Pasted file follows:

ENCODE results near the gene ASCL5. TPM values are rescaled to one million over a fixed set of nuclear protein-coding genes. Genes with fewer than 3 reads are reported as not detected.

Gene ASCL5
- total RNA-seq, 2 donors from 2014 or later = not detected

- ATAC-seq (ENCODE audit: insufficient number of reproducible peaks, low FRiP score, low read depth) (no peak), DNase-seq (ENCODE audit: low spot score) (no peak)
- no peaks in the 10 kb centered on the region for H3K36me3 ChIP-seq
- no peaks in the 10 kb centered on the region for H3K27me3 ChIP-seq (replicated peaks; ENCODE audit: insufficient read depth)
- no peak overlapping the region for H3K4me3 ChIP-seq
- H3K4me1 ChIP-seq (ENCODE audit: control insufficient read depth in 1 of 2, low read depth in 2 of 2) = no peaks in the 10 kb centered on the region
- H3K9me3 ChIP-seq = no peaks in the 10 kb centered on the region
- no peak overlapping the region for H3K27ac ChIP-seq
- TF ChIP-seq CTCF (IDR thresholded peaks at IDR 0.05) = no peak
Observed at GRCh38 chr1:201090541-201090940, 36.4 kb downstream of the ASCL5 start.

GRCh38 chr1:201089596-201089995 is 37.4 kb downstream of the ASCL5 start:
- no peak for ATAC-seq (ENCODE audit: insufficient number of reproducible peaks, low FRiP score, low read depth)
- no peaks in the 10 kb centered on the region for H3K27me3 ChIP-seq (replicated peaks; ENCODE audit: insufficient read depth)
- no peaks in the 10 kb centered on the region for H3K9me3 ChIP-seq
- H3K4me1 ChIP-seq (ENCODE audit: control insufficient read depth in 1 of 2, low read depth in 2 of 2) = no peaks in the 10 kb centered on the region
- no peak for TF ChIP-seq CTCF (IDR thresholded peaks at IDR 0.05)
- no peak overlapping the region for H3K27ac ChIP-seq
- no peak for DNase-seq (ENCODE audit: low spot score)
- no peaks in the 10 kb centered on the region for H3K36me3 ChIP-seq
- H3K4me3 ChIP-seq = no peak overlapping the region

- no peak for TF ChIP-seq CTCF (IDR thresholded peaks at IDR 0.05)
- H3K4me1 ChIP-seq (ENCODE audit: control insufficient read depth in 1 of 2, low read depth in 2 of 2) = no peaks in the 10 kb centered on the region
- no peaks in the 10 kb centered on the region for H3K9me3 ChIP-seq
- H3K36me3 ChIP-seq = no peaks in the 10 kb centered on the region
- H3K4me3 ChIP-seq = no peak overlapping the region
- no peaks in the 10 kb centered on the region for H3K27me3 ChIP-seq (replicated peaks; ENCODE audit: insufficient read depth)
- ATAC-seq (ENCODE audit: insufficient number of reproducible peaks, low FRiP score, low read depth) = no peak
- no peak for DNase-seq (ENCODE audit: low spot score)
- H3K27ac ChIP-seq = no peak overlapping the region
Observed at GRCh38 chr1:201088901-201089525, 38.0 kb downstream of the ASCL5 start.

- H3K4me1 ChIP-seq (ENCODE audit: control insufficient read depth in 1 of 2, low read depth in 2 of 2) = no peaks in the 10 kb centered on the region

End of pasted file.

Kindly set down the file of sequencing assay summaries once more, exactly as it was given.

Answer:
ENCODE results near the gene ASCL5. TPM values are rescaled to one million over a fixed set of nuclear protein-coding genes. Genes with fewer than 3 reads are reported as not detected.

Gene ASCL5
- total RNA-seq, 2 donors from 2014 or later = not detected

- ATAC-seq (ENCODE audit: insufficient number of reproducible peaks, low FRiP score, low read depth) (no peak), DNase-seq (ENCODE audit: low spot score) (no peak)
- no peaks in the 10 kb centered on the region for H3K36me3 ChIP-seq
- no peaks in the 10 kb centered on the region for H3K27me3 ChIP-seq (replicated peaks; ENCODE audit: insufficient read depth)
- no peak overlapping the region for H3K4me3 ChIP-seq
- H3K4me1 ChIP-seq (ENCODE audit: control insufficient read depth in 1 of 2, low read depth in 2 of 2) = no peaks in the 10 kb centered on the region
- H3K9me3 ChIP-seq = no peaks in the 10 kb centered on the region
- no peak overlapping the region for H3K27ac ChIP-seq
- TF ChIP-seq CTCF (IDR thresholded peaks at IDR 0.05) = no peak
Observed at GRCh38 chr1:201090541-201090940, 36.4 kb downstream of the ASCL5 start.

GRCh38 chr1:201089596-201089995 is 37.4 kb downstream of the ASCL5 start:
- no peak for ATAC-seq (ENCODE audit: insufficient number of reproducible peaks, low FRiP score, low read depth)
- no peaks in the 10 kb centered on the region for H3K27me3 ChIP-seq (replicated peaks; ENCODE audit: insufficient read depth)
- no peaks in the 10 kb centered on the region for H3K9me3 ChIP-seq
- H3K4me1 ChIP-seq (ENCODE audit: control insufficient read depth in 1 of 2, low read depth in 2 of 2) = no peaks in the 10 kb centered on the region
- no peak for TF ChIP-seq CTCF (IDR thresholded peaks at IDR 0.05)
- no peak overlapping the region for H3K27ac ChIP-seq
- no peak for DNase-seq (ENCODE audit: low spot score)
- no peaks in the 10 kb centered on the region for H3K36me3 ChIP-seq
- H3K4me3 ChIP-seq = no peak overlapping the region

- no peak for TF ChIP-seq CTCF (IDR thresholded peaks at IDR 0.05)
- H3K4me1 ChIP-seq (ENCODE audit: control insufficient read depth in 1 of 2, low read depth in 2 of 2) = no peaks in the 10 kb centered on the region
- no peaks in the 10 kb centered on the region for H3K9me3 ChIP-seq
- H3K36me3 ChIP-seq = no peaks in the 10 kb centered on the region
- H3K4me3 ChIP-seq = no peak overlapping the region
- no peaks in the 10 kb centered on the region for H3K27me3 ChIP-seq (replicated peaks; ENCODE audit: insufficient read depth)
- ATAC-seq (ENCODE audit: insufficient number of reproducible peaks, low FRiP score, low read depth) = no peak
- no peak for DNase-seq (ENCODE audit: low spot score)
- H3K27ac ChIP-seq = no peak overlapping the region
Observed at GRCh38 chr1:201088901-201089525, 38.0 kb downstream of the ASCL5 start.

- H3K4me1 ChIP-seq (ENCODE audit: control insufficient read depth in 1 of 2, low read depth in 2 of 2) = no peaks in the 10 kb centered on the region